New catalog of Princeton’s Chinese rare books published

Posted: Thursday, 27 July 2017 - 2:04pm

July 20, 2017. Staff in the East Asian Library celebrated on July 20 the arrival of copies of the new Pulinsidun Daxue Tushuguan cang Zhong wen shan ben shu mu. In English: Catalog of Chinese Rare Books Held in the Princeton University Library.

Princeton Chinese Rare Books Catalog

Tom Ventimiglia, Martin Heijdra and Cao Shuwen proudly present the fruits of their labor

The 2 volumes (1134 pages, 2261 entries; published by the National Library of China Press in their “Series of Overseas Chinese Ancient Book Catalogs”) are the culmination of a final concentrated effort from July to October 2016 by various staff members within and without the East Asian Library. There is a wide demand in China for printed catalogs of this kind.

The core of the volumes describes rare books in the world-famous Gest Collection, collected mainly between 1928 and 1936, and held at Princeton since 1937. Since then, at various points in time up-to-date catalogs exemplary for their time were created, including the printed “Qu” (Qu Wanli) and “Chang” (Chang Bide) catalogs. An introduction in this new catalog gives an account of this earlier history of cataloging. However, criteria for in- or exclusion in the former catalogs were rather vague, the distinction between them was subjective (the Qu catalog ostensibly containing “rare books”, the Chang one “ancient books”), and call numbers were lacking or outdated. Value judgements resulted in the fact that certain “non-serious” works, such as those on divination or physiognomy could be excluded, even if they were unique.

The record creation for this new catalog can be said to have started with the RLG International Union Catalog of Chinese Rare Books Project, organized to bridge the realms of traditional Chinese rare book scholarship and library computer technology. Officially launched in September 1991, its central editorial office was located at Princeton and headed by Sören Edgren until 2011. The project established guidelines for the creation of machine-readable records for Chinese rare books, and the vast majority of the records in the new catalog go back to this project. The project also adopted a new strictly temporal definition for “rare books”: books published until the end of the Qianlong period (1736-1796), and this new catalog has also adopted this definition.

An important difference of this new publication with the earlier catalogs is that all Chinese rare books held in Princeton are included, not only those of the original Gest Collection: thus also those in the Cotsen Children’s Library, in the Marquand Library of Art and Architecture, in various collections in the Department of Rare Books and Special Collections, and also those in the East Asian Library which do not belong to the original Gest Collection. As a result, more than 200 items were newly cataloged for this work in 2016.

Another new aspect of this catalog is that it translates for the first time the hybrid Chinese-English MARC records as created for the CHRB project into human-readable records for Chinese users, resulting in detailed records of a quality as rarely encountered hitherto. Thus, the names of many individuals associated with a work, including where available all writers of prefaces, collators, or even carvers of the woodblocks, are included in these records, providing invaluable information to book historians.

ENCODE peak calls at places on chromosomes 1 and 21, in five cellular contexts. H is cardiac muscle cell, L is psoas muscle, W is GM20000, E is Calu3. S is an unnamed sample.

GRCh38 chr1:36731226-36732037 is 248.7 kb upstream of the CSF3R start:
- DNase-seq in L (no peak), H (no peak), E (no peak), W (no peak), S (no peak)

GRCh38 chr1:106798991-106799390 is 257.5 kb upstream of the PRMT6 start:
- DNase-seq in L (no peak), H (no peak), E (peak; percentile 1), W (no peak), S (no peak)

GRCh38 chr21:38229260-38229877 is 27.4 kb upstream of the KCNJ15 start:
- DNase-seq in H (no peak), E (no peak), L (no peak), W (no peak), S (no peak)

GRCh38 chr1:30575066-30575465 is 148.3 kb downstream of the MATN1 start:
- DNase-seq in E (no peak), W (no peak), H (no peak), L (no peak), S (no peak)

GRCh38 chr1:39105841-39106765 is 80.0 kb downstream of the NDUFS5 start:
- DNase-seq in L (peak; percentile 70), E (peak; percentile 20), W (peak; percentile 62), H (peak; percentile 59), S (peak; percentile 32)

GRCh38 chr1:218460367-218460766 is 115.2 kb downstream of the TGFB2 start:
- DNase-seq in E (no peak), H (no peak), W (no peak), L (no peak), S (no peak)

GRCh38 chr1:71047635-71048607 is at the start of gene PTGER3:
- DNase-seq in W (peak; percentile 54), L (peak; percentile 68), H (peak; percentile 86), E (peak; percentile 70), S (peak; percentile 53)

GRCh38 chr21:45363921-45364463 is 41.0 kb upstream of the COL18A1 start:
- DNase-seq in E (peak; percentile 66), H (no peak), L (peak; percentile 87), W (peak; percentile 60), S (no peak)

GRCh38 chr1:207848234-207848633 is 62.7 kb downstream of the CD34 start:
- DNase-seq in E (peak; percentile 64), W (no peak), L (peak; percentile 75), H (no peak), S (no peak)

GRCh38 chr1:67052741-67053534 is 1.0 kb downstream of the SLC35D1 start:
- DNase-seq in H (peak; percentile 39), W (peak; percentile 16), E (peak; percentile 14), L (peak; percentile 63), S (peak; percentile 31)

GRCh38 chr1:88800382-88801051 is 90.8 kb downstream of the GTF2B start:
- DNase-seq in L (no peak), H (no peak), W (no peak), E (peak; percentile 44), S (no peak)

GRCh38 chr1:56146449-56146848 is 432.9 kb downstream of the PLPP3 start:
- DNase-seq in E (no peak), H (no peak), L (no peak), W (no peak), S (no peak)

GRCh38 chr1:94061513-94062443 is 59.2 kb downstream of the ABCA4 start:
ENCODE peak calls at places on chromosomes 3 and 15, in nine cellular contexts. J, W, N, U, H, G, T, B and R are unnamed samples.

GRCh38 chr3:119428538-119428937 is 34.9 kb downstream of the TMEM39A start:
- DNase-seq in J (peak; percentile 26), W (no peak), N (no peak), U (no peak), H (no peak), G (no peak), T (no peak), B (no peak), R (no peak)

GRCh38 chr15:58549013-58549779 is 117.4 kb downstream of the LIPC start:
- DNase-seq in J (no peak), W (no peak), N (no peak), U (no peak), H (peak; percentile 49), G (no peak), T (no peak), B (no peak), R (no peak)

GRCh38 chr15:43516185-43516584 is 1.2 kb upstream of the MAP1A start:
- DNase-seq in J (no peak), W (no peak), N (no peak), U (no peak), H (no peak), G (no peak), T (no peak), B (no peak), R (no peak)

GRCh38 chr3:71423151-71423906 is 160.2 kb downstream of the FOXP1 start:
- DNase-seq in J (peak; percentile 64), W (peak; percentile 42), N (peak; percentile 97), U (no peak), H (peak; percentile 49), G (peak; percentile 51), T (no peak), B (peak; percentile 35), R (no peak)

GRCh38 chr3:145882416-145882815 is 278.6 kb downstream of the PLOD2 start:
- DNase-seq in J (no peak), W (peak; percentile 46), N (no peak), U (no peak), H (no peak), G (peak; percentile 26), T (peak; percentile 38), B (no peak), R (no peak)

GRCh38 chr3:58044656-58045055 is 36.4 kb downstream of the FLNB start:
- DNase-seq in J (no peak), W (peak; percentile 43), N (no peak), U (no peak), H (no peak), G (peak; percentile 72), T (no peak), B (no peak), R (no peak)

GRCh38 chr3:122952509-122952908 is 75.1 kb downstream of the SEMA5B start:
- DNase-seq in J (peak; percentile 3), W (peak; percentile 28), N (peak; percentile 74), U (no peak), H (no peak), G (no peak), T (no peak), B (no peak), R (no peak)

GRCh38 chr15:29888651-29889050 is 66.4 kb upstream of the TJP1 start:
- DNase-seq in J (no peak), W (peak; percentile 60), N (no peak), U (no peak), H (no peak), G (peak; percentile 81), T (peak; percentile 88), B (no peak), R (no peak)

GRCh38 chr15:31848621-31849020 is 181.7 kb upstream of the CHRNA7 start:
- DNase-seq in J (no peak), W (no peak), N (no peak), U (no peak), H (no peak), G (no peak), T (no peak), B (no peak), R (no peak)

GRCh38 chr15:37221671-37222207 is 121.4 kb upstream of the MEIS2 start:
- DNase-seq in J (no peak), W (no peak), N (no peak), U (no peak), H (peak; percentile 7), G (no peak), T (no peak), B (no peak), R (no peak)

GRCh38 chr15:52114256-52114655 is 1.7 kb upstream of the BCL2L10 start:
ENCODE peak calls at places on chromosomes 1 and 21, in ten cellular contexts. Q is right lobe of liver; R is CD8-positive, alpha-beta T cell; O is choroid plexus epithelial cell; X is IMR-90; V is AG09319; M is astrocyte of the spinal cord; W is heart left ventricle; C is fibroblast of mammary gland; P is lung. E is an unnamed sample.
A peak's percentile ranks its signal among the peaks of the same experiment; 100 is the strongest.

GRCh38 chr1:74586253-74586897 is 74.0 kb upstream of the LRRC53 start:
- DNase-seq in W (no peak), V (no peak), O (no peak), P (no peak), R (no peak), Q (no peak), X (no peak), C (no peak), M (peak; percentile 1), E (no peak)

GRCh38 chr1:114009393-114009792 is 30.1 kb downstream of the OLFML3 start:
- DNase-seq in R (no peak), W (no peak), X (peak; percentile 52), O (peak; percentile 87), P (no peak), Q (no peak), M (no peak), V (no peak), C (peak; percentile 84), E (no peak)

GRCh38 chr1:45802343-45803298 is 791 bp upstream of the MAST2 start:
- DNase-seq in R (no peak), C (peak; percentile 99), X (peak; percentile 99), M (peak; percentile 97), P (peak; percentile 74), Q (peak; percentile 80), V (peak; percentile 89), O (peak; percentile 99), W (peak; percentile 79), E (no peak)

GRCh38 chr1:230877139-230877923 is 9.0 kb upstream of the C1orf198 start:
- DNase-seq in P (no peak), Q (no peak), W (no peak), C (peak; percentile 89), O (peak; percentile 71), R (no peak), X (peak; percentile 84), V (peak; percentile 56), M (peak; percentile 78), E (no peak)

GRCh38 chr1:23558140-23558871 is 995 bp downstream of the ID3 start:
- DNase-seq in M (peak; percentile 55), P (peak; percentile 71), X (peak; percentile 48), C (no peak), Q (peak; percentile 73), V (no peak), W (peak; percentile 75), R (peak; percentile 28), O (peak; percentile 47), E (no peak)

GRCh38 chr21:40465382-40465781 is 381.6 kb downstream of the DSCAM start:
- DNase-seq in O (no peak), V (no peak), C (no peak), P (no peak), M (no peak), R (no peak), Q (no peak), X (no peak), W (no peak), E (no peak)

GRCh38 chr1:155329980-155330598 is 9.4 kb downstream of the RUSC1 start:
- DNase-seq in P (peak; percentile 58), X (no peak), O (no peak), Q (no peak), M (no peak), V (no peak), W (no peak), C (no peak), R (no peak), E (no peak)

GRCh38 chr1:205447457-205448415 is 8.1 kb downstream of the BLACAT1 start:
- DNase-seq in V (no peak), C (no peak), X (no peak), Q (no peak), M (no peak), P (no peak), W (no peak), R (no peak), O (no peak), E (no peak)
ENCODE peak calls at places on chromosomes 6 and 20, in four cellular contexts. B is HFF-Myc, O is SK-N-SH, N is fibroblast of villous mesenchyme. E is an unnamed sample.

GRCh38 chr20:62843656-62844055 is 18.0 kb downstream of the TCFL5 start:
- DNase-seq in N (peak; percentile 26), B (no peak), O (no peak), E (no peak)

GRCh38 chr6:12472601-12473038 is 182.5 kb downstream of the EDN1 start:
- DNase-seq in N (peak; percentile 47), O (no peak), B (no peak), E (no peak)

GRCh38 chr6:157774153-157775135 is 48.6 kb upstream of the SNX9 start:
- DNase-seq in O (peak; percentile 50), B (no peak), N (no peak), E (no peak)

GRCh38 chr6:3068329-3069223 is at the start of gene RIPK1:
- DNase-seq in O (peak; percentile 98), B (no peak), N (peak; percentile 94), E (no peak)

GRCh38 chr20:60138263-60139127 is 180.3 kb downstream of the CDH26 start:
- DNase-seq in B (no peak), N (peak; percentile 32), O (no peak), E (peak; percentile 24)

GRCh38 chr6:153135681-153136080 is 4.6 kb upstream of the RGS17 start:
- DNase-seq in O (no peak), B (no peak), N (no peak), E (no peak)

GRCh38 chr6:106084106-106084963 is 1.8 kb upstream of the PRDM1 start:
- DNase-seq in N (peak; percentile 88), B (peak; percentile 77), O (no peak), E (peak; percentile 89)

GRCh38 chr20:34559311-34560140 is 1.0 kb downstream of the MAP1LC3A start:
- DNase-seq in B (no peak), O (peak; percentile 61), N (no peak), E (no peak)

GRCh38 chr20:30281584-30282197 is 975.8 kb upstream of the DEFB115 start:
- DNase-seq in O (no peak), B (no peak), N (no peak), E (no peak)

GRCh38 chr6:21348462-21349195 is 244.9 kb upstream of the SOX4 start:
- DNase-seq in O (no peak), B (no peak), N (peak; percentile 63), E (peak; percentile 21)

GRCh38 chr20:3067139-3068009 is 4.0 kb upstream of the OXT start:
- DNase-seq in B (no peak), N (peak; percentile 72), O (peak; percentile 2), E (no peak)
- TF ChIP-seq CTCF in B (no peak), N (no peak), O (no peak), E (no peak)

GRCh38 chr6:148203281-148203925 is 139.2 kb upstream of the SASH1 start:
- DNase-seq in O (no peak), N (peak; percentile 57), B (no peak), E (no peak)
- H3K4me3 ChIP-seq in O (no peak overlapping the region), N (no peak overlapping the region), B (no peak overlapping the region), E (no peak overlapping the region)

Many individuals helped with these particular volumes. The original agreement between the Princeton University Library and the National Library of China Press resulted from talks between Ma Tai-loi, the previous Director of the East Asian Library at Princeton, and Zhang Zhiqing, a Deputy Director of the National Library of China, and Deputy Director of the Office of China National Center for Preservation and Conservation of Ancient Books. Martin Heijdra directed and oversaw the actual project, going through more than 4,300 records to decide which were to be updated for the present catalog. Cao Shuwen dedicated three months to the cataloging of the 200 new items (and updating countless others). Thomas Ventimiglia was crucial in the process of converting the MARC data into an almost camera-ready Chinese draft. Other staff within and without the EAL were involved in other aspects, including Wenqi Wang, Chen Minjie and Kim Wishart; their supervisors enthusiastically allowed all these employees to devote time to this collaborative project. At the National Library of China Press, Lin Rong guided the process along, despite all kinds of inevitable hurdles, delays and misunderstandings. And final thanks are due to all the users of our collections during the past decades: they taught us to know and appreciate the special joys Chinese rare books can give us. It is hoped that with the publication of this catalog, once again scholars will have access to the latest knowledge accumulated over the years by an impressive array of library professionals.

What remains to be done is to give similar detailed attention to the Chinese works published between 1796 and 1911: Princeton has also thousands of those works, many rare, quite a few unique. However, the reality at Princeton and many other institutions is that such an endeavor would require several years, and more specialists and resources than currently are available; thus that will be a project for the future.

The catalog can be acquired from Amazon China.

 

Written by Martin Heijdra, Director, East Asian Library

 

 

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